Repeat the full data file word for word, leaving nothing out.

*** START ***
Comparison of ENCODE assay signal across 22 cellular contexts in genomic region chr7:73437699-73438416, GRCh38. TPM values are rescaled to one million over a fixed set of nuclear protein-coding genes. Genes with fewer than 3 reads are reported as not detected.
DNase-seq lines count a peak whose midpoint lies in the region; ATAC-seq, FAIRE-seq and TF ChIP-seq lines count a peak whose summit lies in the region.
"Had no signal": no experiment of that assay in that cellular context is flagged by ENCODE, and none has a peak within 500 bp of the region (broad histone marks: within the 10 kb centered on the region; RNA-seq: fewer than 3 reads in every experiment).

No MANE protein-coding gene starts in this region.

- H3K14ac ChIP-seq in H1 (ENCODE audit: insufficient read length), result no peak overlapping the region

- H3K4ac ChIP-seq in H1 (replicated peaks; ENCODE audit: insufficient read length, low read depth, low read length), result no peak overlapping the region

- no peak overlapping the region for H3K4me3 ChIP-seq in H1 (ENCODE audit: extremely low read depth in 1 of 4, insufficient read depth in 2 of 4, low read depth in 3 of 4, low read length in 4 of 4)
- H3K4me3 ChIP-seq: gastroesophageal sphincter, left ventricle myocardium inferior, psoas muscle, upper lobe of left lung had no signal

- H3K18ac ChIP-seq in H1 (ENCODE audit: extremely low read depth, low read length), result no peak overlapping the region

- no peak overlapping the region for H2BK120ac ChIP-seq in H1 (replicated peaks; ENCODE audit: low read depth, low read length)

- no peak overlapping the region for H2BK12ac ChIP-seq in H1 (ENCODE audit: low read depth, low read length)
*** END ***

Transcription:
Comparison of ENCODE assay signal across 22 cellular contexts in genomic region chr7:73437699-73438416, GRCh38. TPM values are rescaled to one million over a fixed set of nuclear protein-coding genes. Genes with fewer than 3 reads are reported as not detected.
DNase-seq lines count a peak whose midpoint lies in the region; ATAC-seq, FAIRE-seq and TF ChIP-seq lines count a peak whose summit lies in the region.
"Had no signal": no experiment of that assay in that cellular context is flagged by ENCODE, and none has a peak within 500 bp of the region (broad histone marks: within the 10 kb centered on the region; RNA-seq: fewer than 3 reads in every experiment).

No MANE protein-coding gene starts in this region.

- H3K14ac ChIP-seq in H1 (ENCODE audit: insufficient read length), result no peak overlapping the region

- H3K4ac ChIP-seq in H1 (replicated peaks; ENCODE audit: insufficient read length, low read depth, low read length), result no peak overlapping the region

- no peak overlapping the region for H3K4me3 ChIP-seq in H1 (ENCODE audit: extremely low read depth in 1 of 4, insufficient read depth in 2 of 4, low read depth in 3 of 4, low read length in 4 of 4)
- H3K4me3 ChIP-seq: gastroesophageal sphincter, left ventricle myocardium inferior, psoas muscle, upper lobe of left lung had no signal

- H3K18ac ChIP-seq in H1 (ENCODE audit: extremely low read depth, low read length), result no peak overlapping the region

- no peak overlapping the region for H2BK120ac ChIP-seq in H1 (replicated peaks; ENCODE audit: low read depth, low read length)

- no peak overlapping the region for H2BK12ac ChIP-seq in H1 (ENCODE audit: low read depth, low read length)